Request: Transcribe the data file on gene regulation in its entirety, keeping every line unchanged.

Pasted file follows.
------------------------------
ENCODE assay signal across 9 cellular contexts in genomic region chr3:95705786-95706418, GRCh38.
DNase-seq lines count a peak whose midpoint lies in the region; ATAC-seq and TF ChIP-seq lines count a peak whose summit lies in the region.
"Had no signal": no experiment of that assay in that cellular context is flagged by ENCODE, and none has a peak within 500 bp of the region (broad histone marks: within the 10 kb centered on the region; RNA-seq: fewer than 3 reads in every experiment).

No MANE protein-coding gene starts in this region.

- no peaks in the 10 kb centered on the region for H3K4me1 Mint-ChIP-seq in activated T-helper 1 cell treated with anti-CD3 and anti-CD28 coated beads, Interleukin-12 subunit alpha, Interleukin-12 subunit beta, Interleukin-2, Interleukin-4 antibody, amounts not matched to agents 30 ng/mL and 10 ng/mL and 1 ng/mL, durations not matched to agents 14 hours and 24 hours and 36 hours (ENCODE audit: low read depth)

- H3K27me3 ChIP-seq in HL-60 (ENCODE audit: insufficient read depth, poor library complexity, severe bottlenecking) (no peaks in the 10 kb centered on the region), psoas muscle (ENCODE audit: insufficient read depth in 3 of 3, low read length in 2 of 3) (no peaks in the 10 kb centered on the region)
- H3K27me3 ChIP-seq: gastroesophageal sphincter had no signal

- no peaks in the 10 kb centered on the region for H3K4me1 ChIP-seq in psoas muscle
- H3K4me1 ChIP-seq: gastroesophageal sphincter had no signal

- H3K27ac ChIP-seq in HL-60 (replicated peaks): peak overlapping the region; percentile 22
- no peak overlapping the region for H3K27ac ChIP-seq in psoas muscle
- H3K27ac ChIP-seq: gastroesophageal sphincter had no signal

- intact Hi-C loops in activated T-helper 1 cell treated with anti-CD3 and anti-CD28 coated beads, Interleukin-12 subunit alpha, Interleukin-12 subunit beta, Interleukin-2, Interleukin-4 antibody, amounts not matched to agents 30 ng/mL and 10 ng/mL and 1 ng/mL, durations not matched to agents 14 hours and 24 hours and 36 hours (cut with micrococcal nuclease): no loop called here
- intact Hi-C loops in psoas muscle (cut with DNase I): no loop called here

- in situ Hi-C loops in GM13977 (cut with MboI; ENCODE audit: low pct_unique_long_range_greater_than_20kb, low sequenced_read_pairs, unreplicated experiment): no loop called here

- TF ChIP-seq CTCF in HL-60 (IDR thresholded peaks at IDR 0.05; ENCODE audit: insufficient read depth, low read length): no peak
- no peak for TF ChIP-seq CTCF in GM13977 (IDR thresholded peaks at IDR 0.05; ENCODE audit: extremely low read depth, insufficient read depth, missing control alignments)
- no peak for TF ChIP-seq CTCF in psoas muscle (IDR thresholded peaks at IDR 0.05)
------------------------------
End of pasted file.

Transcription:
ENCODE assay signal across 9 cellular contexts in genomic region chr3:95705786-95706418, GRCh38.
DNase-seq lines count a peak whose midpoint lies in the region; ATAC-seq and TF ChIP-seq lines count a peak whose summit lies in the region.
"Had no signal": no experiment of that assay in that cellular context is flagged by ENCODE, and none has a peak within 500 bp of the region (broad histone marks: within the 10 kb centered on the region; RNA-seq: fewer than 3 reads in every experiment).

No MANE protein-coding gene starts in this region.

- no peaks in the 10 kb centered on the region for H3K4me1 Mint-ChIP-seq in activated T-helper 1 cell treated with anti-CD3 and anti-CD28 coated beads, Interleukin-12 subunit alpha, Interleukin-12 subunit beta, Interleukin-2, Interleukin-4 antibody, amounts not matched to agents 30 ng/mL and 10 ng/mL and 1 ng/mL, durations not matched to agents 14 hours and 24 hours and 36 hours (ENCODE audit: low read depth)

- H3K27me3 ChIP-seq in HL-60 (ENCODE audit: insufficient read depth, poor library complexity, severe bottlenecking) (no peaks in the 10 kb centered on the region), psoas muscle (ENCODE audit: insufficient read depth in 3 of 3, low read length in 2 of 3) (no peaks in the 10 kb centered on the region)
- H3K27me3 ChIP-seq: gastroesophageal sphincter had no signal

- no peaks in the 10 kb centered on the region for H3K4me1 ChIP-seq in psoas muscle
- H3K4me1 ChIP-seq: gastroesophageal sphincter had no signal

- H3K27ac ChIP-seq in HL-60 (replicated peaks): peak overlapping the region; percentile 22
- no peak overlapping the region for H3K27ac ChIP-seq in psoas muscle
- H3K27ac ChIP-seq: gastroesophageal sphincter had no signal

- intact Hi-C loops in activated T-helper 1 cell treated with anti-CD3 and anti-CD28 coated beads, Interleukin-12 subunit alpha, Interleukin-12 subunit beta, Interleukin-2, Interleukin-4 antibody, amounts not matched to agents 30 ng/mL and 10 ng/mL and 1 ng/mL, durations not matched to agents 14 hours and 24 hours and 36 hours (cut with micrococcal nuclease): no loop called here
- intact Hi-C loops in psoas muscle (cut with DNase I): no loop called here

- in situ Hi-C loops in GM13977 (cut with MboI; ENCODE audit: low pct_unique_long_range_greater_than_20kb, low sequenced_read_pairs, unreplicated experiment): no loop called here

- TF ChIP-seq CTCF in HL-60 (IDR thresholded peaks at IDR 0.05; ENCODE audit: insufficient read depth, low read length): no peak
- no peak for TF ChIP-seq CTCF in GM13977 (IDR thresholded peaks at IDR 0.05; ENCODE audit: extremely low read depth, insufficient read depth, missing control alignments)
- no peak for TF ChIP-seq CTCF in psoas muscle (IDR thresholded peaks at IDR 0.05)